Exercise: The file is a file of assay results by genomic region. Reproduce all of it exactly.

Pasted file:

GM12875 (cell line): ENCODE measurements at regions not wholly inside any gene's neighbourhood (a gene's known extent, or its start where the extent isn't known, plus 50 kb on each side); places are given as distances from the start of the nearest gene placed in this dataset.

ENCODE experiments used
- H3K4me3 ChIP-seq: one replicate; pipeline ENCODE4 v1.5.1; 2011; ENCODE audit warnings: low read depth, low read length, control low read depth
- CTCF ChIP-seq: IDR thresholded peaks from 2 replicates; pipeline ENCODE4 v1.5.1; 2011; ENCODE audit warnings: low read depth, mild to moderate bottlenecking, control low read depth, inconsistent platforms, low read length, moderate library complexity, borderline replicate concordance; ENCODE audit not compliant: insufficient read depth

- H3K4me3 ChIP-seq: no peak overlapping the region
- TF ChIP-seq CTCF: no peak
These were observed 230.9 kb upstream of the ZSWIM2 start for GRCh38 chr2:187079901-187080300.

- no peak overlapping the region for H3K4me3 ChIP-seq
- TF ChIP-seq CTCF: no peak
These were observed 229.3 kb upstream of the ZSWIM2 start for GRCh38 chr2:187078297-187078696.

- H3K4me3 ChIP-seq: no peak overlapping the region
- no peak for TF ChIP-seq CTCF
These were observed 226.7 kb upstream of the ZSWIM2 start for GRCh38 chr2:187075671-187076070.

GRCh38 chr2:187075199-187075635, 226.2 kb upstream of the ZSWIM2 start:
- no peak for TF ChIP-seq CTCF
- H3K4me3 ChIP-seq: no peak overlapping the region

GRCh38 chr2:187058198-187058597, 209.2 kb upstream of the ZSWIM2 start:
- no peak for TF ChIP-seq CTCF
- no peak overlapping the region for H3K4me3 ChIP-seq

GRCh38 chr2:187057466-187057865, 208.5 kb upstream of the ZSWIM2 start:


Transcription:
GM12875 (cell line): ENCODE measurements at regions not wholly inside any gene's neighbourhood (a gene's known extent, or its start where the extent isn't known, plus 50 kb on each side); places are given as distances from the start of the nearest gene placed in this dataset.

ENCODE experiments used
- H3K4me3 ChIP-seq: one replicate; pipeline ENCODE4 v1.5.1; 2011; ENCODE audit warnings: low read depth, low read length, control low read depth
- CTCF ChIP-seq: IDR thresholded peaks from 2 replicates; pipeline ENCODE4 v1.5.1; 2011; ENCODE audit warnings: low read depth, mild to moderate bottlenecking, control low read depth, inconsistent platforms, low read length, moderate library complexity, borderline replicate concordance; ENCODE audit not compliant: insufficient read depth

- H3K4me3 ChIP-seq: no peak overlapping the region
- TF ChIP-seq CTCF: no peak
These were observed 230.9 kb upstream of the ZSWIM2 start for GRCh38 chr2:187079901-187080300.

- no peak overlapping the region for H3K4me3 ChIP-seq
- TF ChIP-seq CTCF: no peak
These were observed 229.3 kb upstream of the ZSWIM2 start for GRCh38 chr2:187078297-187078696.

- H3K4me3 ChIP-seq: no peak overlapping the region
- no peak for TF ChIP-seq CTCF
These were observed 226.7 kb upstream of the ZSWIM2 start for GRCh38 chr2:187075671-187076070.

GRCh38 chr2:187075199-187075635, 226.2 kb upstream of the ZSWIM2 start:
- no peak for TF ChIP-seq CTCF
- H3K4me3 ChIP-seq: no peak overlapping the region

GRCh38 chr2:187058198-187058597, 209.2 kb upstream of the ZSWIM2 start:
- no peak for TF ChIP-seq CTCF
- no peak overlapping the region for H3K4me3 ChIP-seq

GRCh38 chr2:187057466-187057865, 208.5 kb upstream of the ZSWIM2 start: